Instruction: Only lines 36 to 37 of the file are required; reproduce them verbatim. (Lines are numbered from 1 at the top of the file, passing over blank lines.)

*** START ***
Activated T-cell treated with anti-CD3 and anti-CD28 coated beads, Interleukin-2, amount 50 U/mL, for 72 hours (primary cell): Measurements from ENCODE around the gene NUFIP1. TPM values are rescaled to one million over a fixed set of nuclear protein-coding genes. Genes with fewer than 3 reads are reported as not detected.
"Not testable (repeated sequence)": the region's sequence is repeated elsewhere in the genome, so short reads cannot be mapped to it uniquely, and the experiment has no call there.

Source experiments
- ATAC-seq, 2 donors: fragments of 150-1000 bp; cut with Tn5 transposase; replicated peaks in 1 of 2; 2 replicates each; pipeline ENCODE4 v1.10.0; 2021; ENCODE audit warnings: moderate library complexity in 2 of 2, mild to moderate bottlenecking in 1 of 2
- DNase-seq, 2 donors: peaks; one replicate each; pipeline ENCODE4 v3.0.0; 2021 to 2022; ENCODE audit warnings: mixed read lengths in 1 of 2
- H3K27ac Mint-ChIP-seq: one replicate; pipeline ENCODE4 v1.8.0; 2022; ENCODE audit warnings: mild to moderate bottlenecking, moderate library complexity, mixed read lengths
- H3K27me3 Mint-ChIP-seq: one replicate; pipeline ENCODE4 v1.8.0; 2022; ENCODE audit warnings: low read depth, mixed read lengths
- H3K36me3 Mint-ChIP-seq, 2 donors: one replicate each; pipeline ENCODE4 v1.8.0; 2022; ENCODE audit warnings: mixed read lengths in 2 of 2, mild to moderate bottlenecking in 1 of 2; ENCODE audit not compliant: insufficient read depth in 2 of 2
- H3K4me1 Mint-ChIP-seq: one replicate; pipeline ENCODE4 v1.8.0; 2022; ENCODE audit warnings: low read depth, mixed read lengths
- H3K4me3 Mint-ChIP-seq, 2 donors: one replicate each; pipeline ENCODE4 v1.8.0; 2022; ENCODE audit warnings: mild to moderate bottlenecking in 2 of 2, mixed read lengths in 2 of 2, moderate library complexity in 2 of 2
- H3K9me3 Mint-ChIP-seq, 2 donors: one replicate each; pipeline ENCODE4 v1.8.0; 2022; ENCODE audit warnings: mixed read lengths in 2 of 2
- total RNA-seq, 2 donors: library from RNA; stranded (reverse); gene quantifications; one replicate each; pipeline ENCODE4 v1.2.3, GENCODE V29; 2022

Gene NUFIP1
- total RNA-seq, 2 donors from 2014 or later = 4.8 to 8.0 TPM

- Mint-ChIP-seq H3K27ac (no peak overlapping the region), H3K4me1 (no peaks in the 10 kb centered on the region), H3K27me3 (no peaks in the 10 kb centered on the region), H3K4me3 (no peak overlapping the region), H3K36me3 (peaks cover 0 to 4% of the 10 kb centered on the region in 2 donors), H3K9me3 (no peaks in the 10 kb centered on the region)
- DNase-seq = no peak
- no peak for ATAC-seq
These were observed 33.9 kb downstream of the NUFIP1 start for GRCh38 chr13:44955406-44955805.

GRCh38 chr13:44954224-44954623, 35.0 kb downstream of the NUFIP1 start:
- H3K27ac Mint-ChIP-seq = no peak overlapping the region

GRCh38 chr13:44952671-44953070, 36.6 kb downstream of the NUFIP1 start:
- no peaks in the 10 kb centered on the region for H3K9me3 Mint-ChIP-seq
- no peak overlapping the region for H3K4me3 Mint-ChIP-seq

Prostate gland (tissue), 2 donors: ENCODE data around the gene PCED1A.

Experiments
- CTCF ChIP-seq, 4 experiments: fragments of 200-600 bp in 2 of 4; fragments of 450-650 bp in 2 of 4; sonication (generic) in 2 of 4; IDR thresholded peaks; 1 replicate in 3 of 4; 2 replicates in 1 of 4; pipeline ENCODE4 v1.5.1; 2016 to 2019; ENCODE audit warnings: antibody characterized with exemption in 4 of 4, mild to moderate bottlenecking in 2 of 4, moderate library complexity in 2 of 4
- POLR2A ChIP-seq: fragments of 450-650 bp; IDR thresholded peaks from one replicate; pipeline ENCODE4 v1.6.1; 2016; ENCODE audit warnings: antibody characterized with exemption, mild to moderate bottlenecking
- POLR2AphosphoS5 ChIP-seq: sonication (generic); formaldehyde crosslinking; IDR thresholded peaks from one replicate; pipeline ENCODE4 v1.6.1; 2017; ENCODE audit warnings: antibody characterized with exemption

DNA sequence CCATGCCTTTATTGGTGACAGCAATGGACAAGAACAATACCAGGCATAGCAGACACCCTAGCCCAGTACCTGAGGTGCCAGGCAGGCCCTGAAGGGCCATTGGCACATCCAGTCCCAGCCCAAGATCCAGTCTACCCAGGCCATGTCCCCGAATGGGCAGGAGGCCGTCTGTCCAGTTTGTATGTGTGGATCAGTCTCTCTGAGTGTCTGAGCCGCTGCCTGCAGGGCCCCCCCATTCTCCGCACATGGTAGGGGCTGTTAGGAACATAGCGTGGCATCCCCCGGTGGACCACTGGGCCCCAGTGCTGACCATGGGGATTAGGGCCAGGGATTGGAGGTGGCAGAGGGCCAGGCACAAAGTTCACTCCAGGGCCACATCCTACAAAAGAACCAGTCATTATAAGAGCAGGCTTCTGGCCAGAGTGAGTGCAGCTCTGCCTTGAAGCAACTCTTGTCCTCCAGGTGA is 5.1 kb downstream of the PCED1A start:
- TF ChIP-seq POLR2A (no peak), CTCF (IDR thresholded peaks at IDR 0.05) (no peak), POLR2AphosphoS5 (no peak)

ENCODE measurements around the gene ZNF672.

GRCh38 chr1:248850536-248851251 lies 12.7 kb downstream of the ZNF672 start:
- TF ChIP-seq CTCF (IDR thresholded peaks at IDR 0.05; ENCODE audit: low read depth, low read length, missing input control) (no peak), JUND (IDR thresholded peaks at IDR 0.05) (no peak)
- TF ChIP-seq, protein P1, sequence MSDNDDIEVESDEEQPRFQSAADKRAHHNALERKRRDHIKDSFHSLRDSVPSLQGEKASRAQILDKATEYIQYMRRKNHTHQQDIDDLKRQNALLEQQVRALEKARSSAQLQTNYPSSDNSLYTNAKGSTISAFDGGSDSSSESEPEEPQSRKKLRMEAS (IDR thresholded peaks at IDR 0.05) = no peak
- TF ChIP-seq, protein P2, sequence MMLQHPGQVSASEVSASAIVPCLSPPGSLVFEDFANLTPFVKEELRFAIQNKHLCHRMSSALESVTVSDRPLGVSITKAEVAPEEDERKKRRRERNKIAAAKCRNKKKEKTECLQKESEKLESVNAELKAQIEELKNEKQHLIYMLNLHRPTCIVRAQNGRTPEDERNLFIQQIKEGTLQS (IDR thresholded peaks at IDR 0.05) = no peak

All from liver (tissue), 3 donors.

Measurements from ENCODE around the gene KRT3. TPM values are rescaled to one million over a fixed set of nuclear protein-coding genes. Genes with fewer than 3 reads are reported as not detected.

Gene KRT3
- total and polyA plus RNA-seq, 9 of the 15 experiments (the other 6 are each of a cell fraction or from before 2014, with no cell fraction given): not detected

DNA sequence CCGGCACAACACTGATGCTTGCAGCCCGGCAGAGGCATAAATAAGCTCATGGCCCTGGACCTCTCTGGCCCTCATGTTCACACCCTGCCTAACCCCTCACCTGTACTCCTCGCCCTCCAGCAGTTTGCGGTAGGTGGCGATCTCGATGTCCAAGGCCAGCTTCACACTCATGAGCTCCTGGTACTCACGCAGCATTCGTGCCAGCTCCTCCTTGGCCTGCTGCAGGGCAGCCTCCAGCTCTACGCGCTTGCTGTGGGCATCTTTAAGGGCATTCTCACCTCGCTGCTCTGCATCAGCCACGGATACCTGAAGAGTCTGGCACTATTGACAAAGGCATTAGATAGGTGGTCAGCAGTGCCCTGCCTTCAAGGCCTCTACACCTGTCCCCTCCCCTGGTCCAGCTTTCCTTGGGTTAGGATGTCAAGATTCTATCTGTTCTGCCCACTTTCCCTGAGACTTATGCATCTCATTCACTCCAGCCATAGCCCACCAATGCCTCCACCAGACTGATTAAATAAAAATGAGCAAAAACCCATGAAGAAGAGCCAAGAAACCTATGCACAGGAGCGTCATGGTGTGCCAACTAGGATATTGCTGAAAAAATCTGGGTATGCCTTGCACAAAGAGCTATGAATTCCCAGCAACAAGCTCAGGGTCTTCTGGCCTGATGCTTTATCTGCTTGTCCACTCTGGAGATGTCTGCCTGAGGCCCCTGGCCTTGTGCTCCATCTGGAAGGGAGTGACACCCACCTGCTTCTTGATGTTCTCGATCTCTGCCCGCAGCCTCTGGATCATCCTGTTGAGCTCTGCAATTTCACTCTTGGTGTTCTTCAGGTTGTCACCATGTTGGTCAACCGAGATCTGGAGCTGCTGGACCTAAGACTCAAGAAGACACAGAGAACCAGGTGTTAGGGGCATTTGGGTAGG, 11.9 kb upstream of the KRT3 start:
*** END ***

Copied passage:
All from liver (tissue), 3 donors.

Measurements from ENCODE around the gene KRT3. TPM values are rescaled to one million over a fixed set of nuclear protein-coding genes. Genes with fewer than 3 reads are reported as not detected.